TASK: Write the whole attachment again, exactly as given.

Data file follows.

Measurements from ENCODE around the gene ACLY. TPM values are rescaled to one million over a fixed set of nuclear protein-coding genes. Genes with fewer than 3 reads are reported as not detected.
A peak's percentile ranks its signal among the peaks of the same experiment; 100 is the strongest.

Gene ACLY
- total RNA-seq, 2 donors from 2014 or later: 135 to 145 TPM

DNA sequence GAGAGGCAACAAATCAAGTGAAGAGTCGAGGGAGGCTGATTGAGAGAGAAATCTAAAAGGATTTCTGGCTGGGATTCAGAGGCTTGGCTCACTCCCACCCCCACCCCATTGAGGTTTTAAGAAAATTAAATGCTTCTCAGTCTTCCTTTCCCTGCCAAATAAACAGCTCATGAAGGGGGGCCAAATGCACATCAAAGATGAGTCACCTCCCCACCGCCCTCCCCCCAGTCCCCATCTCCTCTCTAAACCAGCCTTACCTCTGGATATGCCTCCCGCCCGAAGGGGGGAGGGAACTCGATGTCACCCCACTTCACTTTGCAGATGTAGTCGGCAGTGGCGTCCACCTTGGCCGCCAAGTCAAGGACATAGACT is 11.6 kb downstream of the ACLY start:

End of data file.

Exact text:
Measurements from ENCODE around the gene ACLY. TPM values are rescaled to one million over a fixed set of nuclear protein-coding genes. Genes with fewer than 3 reads are reported as not detected.
A peak's percentile ranks its signal among the peaks of the same experiment; 100 is the strongest.

Gene ACLY
- total RNA-seq, 2 donors from 2014 or later: 135 to 145 TPM

DNA sequence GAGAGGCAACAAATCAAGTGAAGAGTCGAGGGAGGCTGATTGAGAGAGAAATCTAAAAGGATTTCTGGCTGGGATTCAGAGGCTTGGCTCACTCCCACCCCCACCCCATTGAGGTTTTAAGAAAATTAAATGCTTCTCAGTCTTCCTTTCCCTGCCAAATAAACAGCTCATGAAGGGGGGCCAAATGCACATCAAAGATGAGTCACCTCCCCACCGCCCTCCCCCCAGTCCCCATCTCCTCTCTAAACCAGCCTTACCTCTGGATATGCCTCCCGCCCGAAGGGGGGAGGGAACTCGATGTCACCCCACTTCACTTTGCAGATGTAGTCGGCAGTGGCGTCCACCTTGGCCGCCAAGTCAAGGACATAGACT is 11.6 kb downstream of the ACLY start: